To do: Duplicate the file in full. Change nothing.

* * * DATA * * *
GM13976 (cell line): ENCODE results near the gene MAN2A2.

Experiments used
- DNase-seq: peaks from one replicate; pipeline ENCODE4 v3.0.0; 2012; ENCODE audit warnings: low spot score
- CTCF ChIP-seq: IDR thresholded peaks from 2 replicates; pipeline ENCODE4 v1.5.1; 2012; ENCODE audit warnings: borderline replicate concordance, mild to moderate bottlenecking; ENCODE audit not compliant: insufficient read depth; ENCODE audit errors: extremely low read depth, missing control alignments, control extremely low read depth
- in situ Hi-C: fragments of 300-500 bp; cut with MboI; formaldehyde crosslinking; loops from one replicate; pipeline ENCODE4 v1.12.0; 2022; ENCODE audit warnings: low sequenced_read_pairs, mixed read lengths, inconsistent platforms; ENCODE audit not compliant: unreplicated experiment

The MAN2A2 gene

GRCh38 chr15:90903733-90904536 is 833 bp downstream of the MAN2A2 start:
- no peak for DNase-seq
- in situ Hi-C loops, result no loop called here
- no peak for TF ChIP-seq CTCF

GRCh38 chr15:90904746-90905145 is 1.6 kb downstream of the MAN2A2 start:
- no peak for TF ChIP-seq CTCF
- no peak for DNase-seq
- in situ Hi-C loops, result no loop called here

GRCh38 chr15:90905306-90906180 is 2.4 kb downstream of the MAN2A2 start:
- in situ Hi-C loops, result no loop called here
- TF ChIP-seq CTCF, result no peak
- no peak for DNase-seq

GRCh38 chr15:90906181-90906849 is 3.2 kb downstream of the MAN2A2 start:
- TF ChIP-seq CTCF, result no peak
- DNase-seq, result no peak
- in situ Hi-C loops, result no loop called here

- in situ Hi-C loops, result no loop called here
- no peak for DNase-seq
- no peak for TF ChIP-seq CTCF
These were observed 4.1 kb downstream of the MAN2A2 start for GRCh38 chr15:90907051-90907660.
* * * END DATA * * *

GM13976 (cell line): ENCODE results near the gene MAN2A2.

Experiments used
- DNase-seq: peaks from one replicate; pipeline ENCODE4 v3.0.0; 2012; ENCODE audit warnings: low spot score
- CTCF ChIP-seq: IDR thresholded peaks from 2 replicates; pipeline ENCODE4 v1.5.1; 2012; ENCODE audit warnings: borderline replicate concordance, mild to moderate bottlenecking; ENCODE audit not compliant: insufficient read depth; ENCODE audit errors: extremely low read depth, missing control alignments, control extremely low read depth
- in situ Hi-C: fragments of 300-500 bp; cut with MboI; formaldehyde crosslinking; loops from one replicate; pipeline ENCODE4 v1.12.0; 2022; ENCODE audit warnings: low sequenced_read_pairs, mixed read lengths, inconsistent platforms; ENCODE audit not compliant: unreplicated experiment

The MAN2A2 gene

GRCh38 chr15:90903733-90904536 is 833 bp downstream of the MAN2A2 start:
- no peak for DNase-seq
- in situ Hi-C loops, result no loop called here
- no peak for TF ChIP-seq CTCF

GRCh38 chr15:90904746-90905145 is 1.6 kb downstream of the MAN2A2 start:
- no peak for TF ChIP-seq CTCF
- no peak for DNase-seq
- in situ Hi-C loops, result no loop called here

GRCh38 chr15:90905306-90906180 is 2.4 kb downstream of the MAN2A2 start:
- in situ Hi-C loops, result no loop called here
- TF ChIP-seq CTCF, result no peak
- no peak for DNase-seq

GRCh38 chr15:90906181-90906849 is 3.2 kb downstream of the MAN2A2 start:
- TF ChIP-seq CTCF, result no peak
- DNase-seq, result no peak
- in situ Hi-C loops, result no loop called here

- in situ Hi-C loops, result no loop called here
- no peak for DNase-seq
- no peak for TF ChIP-seq CTCF
These were observed 4.1 kb downstream of the MAN2A2 start for GRCh38 chr15:90907051-90907660.